Administrative Law (Zaring)
MW 3:00PM - 4:20PM
Gittis Hall 2
We live in an administrative state, populated by thousands of governmental bodies that collectively exercise pervasive authority over the entire economy and the lives of every American. Unlike courts, which enjoy explicit constitutional independence, administrative agencies constitute a constitutionally ambiguous "fourth branch of government." Also unlike courts, most agencies have authority to wield a wide variety of regulatory powers other than adjudication, including rulemaking, licensing, advice-giving, and prosecution. "Administrative law" is the body of constitutional, statutory, Executive, and "common law" principles that constrain and thereby seek to legitimate the exercise of these powers. This course will be a critical examination of these principles. Topics include: the place of agencies in our tripartite structure of government, the choice between rulemaking and adjudication as devices for making policy, procedural requirements for the exercise of various administrative powers, and judicial review of administrative decisions. This course is open to 1L enrollment only.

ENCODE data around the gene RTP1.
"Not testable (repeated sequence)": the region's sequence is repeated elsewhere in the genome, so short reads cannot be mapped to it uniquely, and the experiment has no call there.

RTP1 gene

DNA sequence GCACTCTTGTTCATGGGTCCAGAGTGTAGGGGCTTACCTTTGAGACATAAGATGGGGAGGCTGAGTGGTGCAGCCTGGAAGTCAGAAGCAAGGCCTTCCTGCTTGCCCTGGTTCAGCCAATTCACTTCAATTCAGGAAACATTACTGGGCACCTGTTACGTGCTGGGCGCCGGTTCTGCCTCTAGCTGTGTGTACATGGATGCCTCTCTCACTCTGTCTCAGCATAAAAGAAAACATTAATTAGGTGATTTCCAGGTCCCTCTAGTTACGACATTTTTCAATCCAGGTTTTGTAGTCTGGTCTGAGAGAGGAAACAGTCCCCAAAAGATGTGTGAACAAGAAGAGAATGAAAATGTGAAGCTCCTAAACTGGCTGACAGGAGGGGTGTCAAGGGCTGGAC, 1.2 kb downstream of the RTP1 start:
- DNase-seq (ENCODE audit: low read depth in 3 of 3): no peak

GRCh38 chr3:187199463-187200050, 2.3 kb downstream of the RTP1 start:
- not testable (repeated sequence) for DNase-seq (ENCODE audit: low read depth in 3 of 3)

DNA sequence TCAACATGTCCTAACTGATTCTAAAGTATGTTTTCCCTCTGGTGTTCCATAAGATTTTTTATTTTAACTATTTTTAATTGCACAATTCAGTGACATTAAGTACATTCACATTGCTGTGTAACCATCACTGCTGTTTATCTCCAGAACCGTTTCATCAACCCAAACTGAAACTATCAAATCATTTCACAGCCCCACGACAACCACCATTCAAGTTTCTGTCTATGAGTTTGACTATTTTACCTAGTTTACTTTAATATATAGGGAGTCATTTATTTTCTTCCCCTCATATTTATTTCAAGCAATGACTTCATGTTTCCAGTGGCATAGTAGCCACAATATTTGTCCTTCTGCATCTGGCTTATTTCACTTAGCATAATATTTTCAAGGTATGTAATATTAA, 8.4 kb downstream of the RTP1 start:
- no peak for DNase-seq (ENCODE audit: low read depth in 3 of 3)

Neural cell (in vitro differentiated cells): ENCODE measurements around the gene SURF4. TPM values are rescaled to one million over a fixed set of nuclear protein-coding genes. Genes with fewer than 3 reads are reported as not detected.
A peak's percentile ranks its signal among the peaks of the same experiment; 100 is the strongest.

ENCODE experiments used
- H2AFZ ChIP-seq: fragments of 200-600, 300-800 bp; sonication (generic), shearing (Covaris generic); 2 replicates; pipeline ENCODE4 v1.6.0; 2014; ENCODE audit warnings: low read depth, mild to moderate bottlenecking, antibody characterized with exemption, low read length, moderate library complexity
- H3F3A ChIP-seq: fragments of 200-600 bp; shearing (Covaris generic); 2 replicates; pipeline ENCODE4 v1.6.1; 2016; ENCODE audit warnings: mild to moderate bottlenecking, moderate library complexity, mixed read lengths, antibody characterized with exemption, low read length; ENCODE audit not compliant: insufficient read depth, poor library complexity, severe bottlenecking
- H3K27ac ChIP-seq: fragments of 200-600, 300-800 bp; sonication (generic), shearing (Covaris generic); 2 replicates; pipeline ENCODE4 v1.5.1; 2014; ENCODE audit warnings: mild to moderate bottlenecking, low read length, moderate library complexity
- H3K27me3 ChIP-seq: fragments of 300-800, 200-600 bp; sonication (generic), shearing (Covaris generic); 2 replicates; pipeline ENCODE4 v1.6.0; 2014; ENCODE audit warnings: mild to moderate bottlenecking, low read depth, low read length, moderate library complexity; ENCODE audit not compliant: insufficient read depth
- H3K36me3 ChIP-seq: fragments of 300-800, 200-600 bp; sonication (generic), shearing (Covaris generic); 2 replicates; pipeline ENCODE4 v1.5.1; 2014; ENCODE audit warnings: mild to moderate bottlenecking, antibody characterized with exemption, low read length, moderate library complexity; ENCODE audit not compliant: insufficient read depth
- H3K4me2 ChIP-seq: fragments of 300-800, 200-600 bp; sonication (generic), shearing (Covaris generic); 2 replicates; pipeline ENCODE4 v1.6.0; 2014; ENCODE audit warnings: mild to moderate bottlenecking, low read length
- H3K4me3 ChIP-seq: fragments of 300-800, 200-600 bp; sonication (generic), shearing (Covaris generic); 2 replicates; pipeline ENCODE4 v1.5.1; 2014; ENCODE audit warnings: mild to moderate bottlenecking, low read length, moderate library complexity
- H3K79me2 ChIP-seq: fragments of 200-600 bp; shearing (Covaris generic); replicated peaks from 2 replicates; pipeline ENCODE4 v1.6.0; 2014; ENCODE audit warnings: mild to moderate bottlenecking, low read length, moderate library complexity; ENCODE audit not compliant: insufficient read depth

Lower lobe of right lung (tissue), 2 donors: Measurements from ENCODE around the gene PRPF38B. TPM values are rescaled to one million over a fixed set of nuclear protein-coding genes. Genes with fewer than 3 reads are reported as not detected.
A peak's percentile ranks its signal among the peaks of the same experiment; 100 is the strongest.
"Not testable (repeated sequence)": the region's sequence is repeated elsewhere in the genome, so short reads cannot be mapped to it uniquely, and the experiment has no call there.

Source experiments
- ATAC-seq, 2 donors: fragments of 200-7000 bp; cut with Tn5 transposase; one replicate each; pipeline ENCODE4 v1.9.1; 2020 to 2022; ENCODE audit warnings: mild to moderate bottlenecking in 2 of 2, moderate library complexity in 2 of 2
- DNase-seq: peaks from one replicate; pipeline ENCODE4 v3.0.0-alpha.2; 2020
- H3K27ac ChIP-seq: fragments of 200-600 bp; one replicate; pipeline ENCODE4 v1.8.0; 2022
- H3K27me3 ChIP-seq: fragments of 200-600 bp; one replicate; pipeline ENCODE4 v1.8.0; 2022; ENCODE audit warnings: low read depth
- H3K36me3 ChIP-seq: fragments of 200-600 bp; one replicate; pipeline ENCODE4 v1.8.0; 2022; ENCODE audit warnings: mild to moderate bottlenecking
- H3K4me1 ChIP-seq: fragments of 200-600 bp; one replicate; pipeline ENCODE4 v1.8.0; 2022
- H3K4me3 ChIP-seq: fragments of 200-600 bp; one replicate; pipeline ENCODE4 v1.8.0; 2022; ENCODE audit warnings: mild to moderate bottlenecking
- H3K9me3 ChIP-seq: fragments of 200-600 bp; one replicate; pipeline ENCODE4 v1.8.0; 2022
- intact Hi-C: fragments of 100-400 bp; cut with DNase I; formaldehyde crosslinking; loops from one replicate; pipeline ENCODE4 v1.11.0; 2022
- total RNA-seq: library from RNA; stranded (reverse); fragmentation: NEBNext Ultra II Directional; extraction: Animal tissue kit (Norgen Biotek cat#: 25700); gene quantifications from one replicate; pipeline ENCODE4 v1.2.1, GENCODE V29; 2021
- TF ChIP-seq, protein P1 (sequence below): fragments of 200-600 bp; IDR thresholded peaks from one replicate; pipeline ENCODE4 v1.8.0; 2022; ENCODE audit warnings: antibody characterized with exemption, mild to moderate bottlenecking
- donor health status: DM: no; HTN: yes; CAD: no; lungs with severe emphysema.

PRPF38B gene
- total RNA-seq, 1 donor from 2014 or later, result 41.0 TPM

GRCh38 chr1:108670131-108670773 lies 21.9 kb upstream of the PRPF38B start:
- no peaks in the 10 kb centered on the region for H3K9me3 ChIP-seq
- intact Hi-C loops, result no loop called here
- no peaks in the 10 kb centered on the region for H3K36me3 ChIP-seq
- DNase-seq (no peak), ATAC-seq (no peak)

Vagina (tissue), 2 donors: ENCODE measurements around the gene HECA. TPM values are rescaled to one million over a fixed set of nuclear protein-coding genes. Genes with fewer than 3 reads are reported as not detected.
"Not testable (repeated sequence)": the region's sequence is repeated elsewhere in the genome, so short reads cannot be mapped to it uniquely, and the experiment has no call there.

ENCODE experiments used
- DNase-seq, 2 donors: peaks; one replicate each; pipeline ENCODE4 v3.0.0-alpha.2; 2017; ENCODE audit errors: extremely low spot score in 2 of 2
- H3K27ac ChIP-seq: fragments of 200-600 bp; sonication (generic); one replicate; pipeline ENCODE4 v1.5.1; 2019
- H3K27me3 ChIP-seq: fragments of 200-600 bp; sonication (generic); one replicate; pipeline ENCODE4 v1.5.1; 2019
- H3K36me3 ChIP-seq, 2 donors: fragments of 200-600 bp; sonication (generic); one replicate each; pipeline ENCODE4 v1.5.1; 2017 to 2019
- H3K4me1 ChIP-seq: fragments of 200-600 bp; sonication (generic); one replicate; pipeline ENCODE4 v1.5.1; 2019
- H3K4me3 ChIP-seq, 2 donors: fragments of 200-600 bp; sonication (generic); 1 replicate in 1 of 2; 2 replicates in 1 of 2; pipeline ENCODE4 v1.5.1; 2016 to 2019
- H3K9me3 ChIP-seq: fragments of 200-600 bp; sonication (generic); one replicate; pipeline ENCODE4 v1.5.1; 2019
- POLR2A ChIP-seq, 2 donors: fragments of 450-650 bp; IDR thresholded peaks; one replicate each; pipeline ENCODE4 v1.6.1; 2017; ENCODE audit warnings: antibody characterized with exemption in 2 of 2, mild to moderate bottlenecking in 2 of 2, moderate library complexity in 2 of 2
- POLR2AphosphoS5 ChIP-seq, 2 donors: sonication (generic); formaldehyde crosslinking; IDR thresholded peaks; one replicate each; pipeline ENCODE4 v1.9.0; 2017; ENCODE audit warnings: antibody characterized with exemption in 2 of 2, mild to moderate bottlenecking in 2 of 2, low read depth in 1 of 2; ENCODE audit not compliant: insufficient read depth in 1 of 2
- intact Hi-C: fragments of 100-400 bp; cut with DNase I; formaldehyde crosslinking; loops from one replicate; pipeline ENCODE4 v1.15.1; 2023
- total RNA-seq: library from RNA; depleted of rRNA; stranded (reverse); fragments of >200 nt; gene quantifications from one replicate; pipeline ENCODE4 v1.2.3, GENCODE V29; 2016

"Federal Administrative Law, " by Gary Lawson